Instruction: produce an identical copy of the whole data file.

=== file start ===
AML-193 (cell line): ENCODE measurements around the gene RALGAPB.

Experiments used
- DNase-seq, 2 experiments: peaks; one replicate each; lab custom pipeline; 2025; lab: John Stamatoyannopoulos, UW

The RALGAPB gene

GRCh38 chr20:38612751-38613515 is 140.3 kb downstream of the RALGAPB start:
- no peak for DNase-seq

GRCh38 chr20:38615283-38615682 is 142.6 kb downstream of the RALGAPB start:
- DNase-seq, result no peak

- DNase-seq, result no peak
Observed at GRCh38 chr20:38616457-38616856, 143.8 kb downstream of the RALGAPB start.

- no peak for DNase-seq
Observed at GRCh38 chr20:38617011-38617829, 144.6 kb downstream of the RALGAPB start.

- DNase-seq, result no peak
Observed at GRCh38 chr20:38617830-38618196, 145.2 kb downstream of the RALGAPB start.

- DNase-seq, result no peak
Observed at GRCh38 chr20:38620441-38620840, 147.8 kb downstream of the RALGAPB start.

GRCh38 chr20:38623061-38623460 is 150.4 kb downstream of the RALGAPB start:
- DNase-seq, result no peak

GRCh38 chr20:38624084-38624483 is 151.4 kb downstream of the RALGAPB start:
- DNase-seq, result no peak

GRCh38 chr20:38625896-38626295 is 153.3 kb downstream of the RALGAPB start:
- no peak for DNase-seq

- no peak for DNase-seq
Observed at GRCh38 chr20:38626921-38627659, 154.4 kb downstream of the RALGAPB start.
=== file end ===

AML-193 (cell line): ENCODE measurements around the gene RALGAPB.

Experiments used
- DNase-seq, 2 experiments: peaks; one replicate each; lab custom pipeline; 2025; lab: John Stamatoyannopoulos, UW

The RALGAPB gene

GRCh38 chr20:38612751-38613515 is 140.3 kb downstream of the RALGAPB start:
- no peak for DNase-seq

GRCh38 chr20:38615283-38615682 is 142.6 kb downstream of the RALGAPB start:
- DNase-seq, result no peak

- DNase-seq, result no peak
Observed at GRCh38 chr20:38616457-38616856, 143.8 kb downstream of the RALGAPB start.

- no peak for DNase-seq
Observed at GRCh38 chr20:38617011-38617829, 144.6 kb downstream of the RALGAPB start.

- DNase-seq, result no peak
Observed at GRCh38 chr20:38617830-38618196, 145.2 kb downstream of the RALGAPB start.

- DNase-seq, result no peak
Observed at GRCh38 chr20:38620441-38620840, 147.8 kb downstream of the RALGAPB start.

GRCh38 chr20:38623061-38623460 is 150.4 kb downstream of the RALGAPB start:
- DNase-seq, result no peak

GRCh38 chr20:38624084-38624483 is 151.4 kb downstream of the RALGAPB start:
- DNase-seq, result no peak

GRCh38 chr20:38625896-38626295 is 153.3 kb downstream of the RALGAPB start:
- no peak for DNase-seq

- no peak for DNase-seq
Observed at GRCh38 chr20:38626921-38627659, 154.4 kb downstream of the RALGAPB start.